A porch for the yurt

September 23rd, 2010. Post by Quinta do Vale

Having cut the timber from our woodland and let it dry sufficiently to be unsticky enough to handle (just), I got started on constructing the porch framework over the last 2 days.

Laying out and levelling yurt porch floor area

Laying out and levelling porch floor area.

The challenge with the design has been to integrate the porch with the yurt in such a way as to make the join watertight at the same time as allowing for removal of the yurt covers once a year or even the possibility that we may want to take the yurt down at some point in the future.

The porch is freestanding and not fixed to the yurt. It can also be easily dismantled if need be. The ridge pole slides in between the felt insulation and waterproofing layers above the door and rests on a board which spreads its weight over 4 of the roof poles. The roof will do likewise, with some cunning-system-yet-to-be-devised to take gully runoff well clear of the yurt and porch footings. The ridge and eave poles have a slight incline away from the yurt so rain won’t drain back onto the yurt.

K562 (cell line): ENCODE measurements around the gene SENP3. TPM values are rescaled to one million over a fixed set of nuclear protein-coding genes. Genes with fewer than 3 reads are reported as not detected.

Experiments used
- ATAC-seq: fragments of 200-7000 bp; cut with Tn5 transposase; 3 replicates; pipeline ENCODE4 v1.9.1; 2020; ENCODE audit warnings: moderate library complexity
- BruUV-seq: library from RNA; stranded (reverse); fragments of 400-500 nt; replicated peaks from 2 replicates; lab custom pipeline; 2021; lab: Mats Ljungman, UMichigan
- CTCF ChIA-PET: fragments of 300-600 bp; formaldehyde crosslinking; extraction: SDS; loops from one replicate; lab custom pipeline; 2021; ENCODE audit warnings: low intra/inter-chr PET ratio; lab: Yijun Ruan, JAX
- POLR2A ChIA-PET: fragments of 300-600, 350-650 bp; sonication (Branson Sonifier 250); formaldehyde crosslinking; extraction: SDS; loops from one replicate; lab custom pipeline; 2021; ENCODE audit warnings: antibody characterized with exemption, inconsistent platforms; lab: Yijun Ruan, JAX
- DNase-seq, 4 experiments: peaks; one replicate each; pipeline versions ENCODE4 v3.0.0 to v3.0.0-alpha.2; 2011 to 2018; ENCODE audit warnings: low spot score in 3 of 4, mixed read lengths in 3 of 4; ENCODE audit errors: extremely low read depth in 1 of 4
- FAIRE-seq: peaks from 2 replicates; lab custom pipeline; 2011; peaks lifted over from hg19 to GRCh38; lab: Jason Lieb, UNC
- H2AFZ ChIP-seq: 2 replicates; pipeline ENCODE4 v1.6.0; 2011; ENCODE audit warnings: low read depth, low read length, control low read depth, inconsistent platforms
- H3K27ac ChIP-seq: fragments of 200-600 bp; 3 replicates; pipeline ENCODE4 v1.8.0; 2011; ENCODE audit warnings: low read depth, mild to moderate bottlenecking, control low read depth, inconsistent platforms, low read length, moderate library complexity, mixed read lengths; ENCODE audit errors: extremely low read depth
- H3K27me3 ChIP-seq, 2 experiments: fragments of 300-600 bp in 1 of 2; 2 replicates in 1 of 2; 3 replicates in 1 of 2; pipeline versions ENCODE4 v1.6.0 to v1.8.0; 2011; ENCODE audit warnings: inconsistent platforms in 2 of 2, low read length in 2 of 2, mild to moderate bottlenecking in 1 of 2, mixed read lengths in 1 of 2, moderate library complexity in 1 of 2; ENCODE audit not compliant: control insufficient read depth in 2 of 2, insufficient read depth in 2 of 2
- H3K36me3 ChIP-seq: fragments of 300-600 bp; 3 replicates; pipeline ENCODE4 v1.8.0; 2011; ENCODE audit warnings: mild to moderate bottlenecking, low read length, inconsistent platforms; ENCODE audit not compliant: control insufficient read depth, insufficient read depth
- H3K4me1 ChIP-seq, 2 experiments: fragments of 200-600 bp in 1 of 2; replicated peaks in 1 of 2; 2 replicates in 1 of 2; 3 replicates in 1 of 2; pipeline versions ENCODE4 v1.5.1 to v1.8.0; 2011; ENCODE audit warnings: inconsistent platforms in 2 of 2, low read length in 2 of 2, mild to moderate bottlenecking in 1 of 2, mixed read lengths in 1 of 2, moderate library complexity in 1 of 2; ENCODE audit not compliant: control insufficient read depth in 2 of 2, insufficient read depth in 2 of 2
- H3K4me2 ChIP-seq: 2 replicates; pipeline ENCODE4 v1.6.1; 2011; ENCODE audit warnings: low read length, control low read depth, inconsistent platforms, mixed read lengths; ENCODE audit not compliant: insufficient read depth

Post holes dug and ridge pole and main support timbers being placed to mark for cutting

Post holes dug and ridge pole and main support timbers being placed to mark for cutting.

Ridge pole and main support timbers in place after cutting and bolting together

Ridge pole and main support timbers in place after cutting and bolting together. Ridge pole is strapped to support timbers temporarily.

The parts of the timber framework below ground are preserved with used engine oil from a local garage and the posts are sunk into schist gravel so water doesn’t pool around the wood. Linseed oil will be used above ground. We did this with our compost bin and log store and so far the structure is showing no signs of either rot or insect attack despite firewood in the log store being well munched.

We’ll be using translucent corrugated sheeting for the roof and each side nearest the yurt will be boarded with overlapping sawmill offcuts. Somewhere big enough to hang all the coats and oilskins at last. And the framework is complete a year to the day we first raised the yurt!

Uprights and eave poles in place

Uprights and eave poles in place.

The next instalment in the construction.

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